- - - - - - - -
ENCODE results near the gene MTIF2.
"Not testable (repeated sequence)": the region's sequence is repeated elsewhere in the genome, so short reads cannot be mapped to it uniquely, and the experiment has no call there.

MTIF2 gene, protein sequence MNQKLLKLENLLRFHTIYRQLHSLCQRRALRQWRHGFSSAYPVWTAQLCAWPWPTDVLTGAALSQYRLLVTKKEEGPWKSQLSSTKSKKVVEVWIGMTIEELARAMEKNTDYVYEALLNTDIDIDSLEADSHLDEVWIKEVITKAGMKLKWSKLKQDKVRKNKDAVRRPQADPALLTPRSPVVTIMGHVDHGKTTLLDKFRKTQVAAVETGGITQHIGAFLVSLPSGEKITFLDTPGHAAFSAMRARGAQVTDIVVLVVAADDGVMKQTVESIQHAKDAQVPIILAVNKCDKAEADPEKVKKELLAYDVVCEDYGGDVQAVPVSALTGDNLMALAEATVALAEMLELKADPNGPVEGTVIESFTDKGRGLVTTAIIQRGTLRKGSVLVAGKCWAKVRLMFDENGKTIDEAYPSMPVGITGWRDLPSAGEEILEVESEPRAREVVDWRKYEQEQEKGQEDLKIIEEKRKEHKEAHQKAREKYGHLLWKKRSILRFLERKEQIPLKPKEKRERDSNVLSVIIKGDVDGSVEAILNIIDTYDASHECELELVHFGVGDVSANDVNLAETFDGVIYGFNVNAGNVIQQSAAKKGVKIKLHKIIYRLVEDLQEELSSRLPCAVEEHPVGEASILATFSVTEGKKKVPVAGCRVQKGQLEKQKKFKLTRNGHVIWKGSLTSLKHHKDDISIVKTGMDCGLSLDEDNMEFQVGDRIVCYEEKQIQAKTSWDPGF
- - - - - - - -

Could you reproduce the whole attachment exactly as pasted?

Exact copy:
ENCODE results near the gene MTIF2.
"Not testable (repeated sequence)": the region's sequence is repeated elsewhere in the genome, so short reads cannot be mapped to it uniquely, and the experiment has no call there.

MTIF2 gene, protein sequence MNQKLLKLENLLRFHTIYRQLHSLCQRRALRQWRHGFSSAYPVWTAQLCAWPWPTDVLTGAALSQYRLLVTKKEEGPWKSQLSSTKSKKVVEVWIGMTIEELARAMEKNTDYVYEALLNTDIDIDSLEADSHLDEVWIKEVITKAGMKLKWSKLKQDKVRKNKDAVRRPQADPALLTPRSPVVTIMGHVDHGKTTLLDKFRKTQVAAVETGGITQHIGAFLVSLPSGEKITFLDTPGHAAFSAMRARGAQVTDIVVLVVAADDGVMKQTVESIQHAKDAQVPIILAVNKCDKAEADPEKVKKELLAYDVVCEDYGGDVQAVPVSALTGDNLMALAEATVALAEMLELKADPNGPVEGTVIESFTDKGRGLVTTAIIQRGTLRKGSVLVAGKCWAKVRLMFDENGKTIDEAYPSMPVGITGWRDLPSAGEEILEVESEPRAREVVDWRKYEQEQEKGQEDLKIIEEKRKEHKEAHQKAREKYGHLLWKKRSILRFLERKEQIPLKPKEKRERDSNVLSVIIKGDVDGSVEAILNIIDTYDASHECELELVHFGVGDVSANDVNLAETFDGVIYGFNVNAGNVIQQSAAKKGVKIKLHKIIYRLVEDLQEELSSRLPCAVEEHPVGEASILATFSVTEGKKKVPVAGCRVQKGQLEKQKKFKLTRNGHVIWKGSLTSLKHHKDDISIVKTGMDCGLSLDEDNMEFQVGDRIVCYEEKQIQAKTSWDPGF